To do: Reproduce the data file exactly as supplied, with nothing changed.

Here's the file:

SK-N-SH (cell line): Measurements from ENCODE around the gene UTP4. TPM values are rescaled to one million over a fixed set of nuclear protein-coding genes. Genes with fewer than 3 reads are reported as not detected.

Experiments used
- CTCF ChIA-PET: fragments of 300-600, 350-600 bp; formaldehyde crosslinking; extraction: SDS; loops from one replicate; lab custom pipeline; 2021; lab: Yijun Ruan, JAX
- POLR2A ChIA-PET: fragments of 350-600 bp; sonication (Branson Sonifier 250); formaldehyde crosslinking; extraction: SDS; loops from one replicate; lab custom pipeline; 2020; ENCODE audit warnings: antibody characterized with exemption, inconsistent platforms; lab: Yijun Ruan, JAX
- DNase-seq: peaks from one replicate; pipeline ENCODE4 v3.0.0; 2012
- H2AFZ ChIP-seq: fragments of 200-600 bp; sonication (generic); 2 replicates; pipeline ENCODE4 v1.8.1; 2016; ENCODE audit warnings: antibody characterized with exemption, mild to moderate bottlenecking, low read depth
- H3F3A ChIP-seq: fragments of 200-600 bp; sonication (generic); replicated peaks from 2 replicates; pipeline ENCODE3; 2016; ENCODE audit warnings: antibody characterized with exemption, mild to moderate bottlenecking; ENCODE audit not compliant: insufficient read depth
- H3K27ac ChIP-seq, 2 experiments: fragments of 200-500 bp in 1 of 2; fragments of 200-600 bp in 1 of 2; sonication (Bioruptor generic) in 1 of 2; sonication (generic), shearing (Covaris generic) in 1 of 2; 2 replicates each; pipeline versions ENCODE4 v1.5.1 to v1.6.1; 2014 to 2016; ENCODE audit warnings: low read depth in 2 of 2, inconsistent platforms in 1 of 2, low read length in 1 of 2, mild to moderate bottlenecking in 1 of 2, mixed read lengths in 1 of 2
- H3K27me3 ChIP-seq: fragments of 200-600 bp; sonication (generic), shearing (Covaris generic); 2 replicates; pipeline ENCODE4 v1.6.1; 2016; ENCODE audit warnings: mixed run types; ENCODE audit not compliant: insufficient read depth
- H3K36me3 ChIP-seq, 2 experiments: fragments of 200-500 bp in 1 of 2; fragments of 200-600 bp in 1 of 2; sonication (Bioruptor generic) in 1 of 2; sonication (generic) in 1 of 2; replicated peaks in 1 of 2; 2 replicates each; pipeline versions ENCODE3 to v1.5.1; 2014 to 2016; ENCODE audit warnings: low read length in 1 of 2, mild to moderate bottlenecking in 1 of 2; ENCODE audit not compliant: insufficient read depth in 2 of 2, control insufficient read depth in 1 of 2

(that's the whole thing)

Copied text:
SK-N-SH (cell line): Measurements from ENCODE around the gene UTP4. TPM values are rescaled to one million over a fixed set of nuclear protein-coding genes. Genes with fewer than 3 reads are reported as not detected.

Experiments used
- CTCF ChIA-PET: fragments of 300-600, 350-600 bp; formaldehyde crosslinking; extraction: SDS; loops from one replicate; lab custom pipeline; 2021; lab: Yijun Ruan, JAX
- POLR2A ChIA-PET: fragments of 350-600 bp; sonication (Branson Sonifier 250); formaldehyde crosslinking; extraction: SDS; loops from one replicate; lab custom pipeline; 2020; ENCODE audit warnings: antibody characterized with exemption, inconsistent platforms; lab: Yijun Ruan, JAX
- DNase-seq: peaks from one replicate; pipeline ENCODE4 v3.0.0; 2012
- H2AFZ ChIP-seq: fragments of 200-600 bp; sonication (generic); 2 replicates; pipeline ENCODE4 v1.8.1; 2016; ENCODE audit warnings: antibody characterized with exemption, mild to moderate bottlenecking, low read depth
- H3F3A ChIP-seq: fragments of 200-600 bp; sonication (generic); replicated peaks from 2 replicates; pipeline ENCODE3; 2016; ENCODE audit warnings: antibody characterized with exemption, mild to moderate bottlenecking; ENCODE audit not compliant: insufficient read depth
- H3K27ac ChIP-seq, 2 experiments: fragments of 200-500 bp in 1 of 2; fragments of 200-600 bp in 1 of 2; sonication (Bioruptor generic) in 1 of 2; sonication (generic), shearing (Covaris generic) in 1 of 2; 2 replicates each; pipeline versions ENCODE4 v1.5.1 to v1.6.1; 2014 to 2016; ENCODE audit warnings: low read depth in 2 of 2, inconsistent platforms in 1 of 2, low read length in 1 of 2, mild to moderate bottlenecking in 1 of 2, mixed read lengths in 1 of 2
- H3K27me3 ChIP-seq: fragments of 200-600 bp; sonication (generic), shearing (Covaris generic); 2 replicates; pipeline ENCODE4 v1.6.1; 2016; ENCODE audit warnings: mixed run types; ENCODE audit not compliant: insufficient read depth
- H3K36me3 ChIP-seq, 2 experiments: fragments of 200-500 bp in 1 of 2; fragments of 200-600 bp in 1 of 2; sonication (Bioruptor generic) in 1 of 2; sonication (generic) in 1 of 2; replicated peaks in 1 of 2; 2 replicates each; pipeline versions ENCODE3 to v1.5.1; 2014 to 2016; ENCODE audit warnings: low read length in 1 of 2, mild to moderate bottlenecking in 1 of 2; ENCODE audit not compliant: insufficient read depth in 2 of 2, control insufficient read depth in 1 of 2